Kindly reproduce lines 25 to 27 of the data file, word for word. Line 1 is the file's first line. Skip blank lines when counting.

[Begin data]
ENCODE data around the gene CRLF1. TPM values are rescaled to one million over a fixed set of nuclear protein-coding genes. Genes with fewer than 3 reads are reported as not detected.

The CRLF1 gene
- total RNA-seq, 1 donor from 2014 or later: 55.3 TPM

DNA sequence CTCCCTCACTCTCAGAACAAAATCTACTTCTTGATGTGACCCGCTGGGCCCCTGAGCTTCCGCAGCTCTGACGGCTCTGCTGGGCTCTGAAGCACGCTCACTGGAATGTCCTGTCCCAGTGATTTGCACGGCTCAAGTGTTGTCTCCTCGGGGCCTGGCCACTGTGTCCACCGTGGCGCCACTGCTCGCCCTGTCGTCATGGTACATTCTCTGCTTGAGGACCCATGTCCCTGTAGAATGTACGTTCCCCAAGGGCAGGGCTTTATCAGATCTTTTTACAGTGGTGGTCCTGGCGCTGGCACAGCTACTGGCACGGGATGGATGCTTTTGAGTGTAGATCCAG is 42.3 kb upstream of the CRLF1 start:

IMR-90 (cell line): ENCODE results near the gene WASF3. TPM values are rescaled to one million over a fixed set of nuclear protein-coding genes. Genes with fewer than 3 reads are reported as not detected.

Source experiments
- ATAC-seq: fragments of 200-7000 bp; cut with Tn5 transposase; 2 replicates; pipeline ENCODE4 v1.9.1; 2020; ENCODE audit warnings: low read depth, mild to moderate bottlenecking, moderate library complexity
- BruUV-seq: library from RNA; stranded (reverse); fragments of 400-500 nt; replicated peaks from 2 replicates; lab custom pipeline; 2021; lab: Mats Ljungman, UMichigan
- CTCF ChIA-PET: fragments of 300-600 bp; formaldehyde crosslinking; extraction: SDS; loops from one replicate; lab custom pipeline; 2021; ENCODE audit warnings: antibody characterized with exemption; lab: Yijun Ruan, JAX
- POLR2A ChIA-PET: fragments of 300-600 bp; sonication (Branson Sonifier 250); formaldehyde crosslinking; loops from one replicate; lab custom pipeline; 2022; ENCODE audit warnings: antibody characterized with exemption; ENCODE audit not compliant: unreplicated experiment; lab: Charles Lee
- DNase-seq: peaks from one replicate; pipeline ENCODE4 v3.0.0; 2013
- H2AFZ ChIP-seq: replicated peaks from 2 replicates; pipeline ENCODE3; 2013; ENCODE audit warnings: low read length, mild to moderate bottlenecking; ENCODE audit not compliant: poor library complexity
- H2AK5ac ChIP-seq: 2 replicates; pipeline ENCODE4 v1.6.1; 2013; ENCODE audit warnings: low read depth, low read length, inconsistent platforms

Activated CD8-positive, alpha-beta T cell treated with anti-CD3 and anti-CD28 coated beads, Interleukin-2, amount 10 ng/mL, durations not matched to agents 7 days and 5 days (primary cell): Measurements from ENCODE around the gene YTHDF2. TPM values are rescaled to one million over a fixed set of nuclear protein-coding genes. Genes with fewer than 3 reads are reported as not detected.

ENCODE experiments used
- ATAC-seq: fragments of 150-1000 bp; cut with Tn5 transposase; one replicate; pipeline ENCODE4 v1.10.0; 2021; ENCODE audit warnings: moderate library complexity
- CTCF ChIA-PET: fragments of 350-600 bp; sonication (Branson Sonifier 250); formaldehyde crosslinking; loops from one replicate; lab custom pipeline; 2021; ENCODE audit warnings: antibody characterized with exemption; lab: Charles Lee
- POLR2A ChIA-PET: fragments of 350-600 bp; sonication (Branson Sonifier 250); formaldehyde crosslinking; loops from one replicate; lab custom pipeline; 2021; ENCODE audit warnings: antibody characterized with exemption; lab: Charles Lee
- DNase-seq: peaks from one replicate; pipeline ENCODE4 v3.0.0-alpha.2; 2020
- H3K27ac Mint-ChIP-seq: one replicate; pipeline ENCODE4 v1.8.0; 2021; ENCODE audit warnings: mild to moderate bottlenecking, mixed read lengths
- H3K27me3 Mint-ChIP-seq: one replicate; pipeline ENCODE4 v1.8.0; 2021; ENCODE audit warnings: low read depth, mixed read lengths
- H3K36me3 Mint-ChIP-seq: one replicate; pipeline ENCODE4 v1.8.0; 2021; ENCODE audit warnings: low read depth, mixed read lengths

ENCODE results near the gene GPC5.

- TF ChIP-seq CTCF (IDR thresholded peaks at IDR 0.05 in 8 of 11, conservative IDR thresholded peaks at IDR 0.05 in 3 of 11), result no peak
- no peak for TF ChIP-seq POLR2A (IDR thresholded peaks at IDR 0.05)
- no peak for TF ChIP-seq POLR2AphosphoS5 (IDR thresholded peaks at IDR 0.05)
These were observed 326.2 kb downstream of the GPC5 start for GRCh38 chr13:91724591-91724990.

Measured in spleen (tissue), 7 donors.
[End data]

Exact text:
- no peak for TF ChIP-seq POLR2A (IDR thresholded peaks at IDR 0.05)
- no peak for TF ChIP-seq POLR2AphosphoS5 (IDR thresholded peaks at IDR 0.05)
These were observed 326.2 kb downstream of the GPC5 start for GRCh38 chr13:91724591-91724990.